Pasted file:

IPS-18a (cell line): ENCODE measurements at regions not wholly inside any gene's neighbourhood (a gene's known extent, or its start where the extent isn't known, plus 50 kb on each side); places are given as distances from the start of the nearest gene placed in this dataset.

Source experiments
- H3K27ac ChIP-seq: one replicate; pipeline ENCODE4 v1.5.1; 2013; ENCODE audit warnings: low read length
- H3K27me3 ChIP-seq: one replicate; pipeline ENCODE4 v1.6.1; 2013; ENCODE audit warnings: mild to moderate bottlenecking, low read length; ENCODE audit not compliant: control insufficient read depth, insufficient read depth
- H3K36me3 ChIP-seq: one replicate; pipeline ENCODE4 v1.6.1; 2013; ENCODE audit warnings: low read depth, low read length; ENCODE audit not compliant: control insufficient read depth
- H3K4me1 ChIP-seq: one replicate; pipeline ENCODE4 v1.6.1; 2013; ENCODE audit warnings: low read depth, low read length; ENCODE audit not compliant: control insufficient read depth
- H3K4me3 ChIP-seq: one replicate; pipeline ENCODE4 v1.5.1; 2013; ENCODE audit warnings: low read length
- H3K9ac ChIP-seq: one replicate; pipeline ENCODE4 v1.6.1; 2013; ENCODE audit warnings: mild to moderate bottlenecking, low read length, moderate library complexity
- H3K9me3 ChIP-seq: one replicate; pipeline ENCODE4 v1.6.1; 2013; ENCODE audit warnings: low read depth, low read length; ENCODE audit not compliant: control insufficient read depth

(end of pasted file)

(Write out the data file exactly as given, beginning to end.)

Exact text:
IPS-18a (cell line): ENCODE measurements at regions not wholly inside any gene's neighbourhood (a gene's known extent, or its start where the extent isn't known, plus 50 kb on each side); places are given as distances from the start of the nearest gene placed in this dataset.

Source experiments
- H3K27ac ChIP-seq: one replicate; pipeline ENCODE4 v1.5.1; 2013; ENCODE audit warnings: low read length
- H3K27me3 ChIP-seq: one replicate; pipeline ENCODE4 v1.6.1; 2013; ENCODE audit warnings: mild to moderate bottlenecking, low read length; ENCODE audit not compliant: control insufficient read depth, insufficient read depth
- H3K36me3 ChIP-seq: one replicate; pipeline ENCODE4 v1.6.1; 2013; ENCODE audit warnings: low read depth, low read length; ENCODE audit not compliant: control insufficient read depth
- H3K4me1 ChIP-seq: one replicate; pipeline ENCODE4 v1.6.1; 2013; ENCODE audit warnings: low read depth, low read length; ENCODE audit not compliant: control insufficient read depth
- H3K4me3 ChIP-seq: one replicate; pipeline ENCODE4 v1.5.1; 2013; ENCODE audit warnings: low read length
- H3K9ac ChIP-seq: one replicate; pipeline ENCODE4 v1.6.1; 2013; ENCODE audit warnings: mild to moderate bottlenecking, low read length, moderate library complexity
- H3K9me3 ChIP-seq: one replicate; pipeline ENCODE4 v1.6.1; 2013; ENCODE audit warnings: low read depth, low read length; ENCODE audit not compliant: control insufficient read depth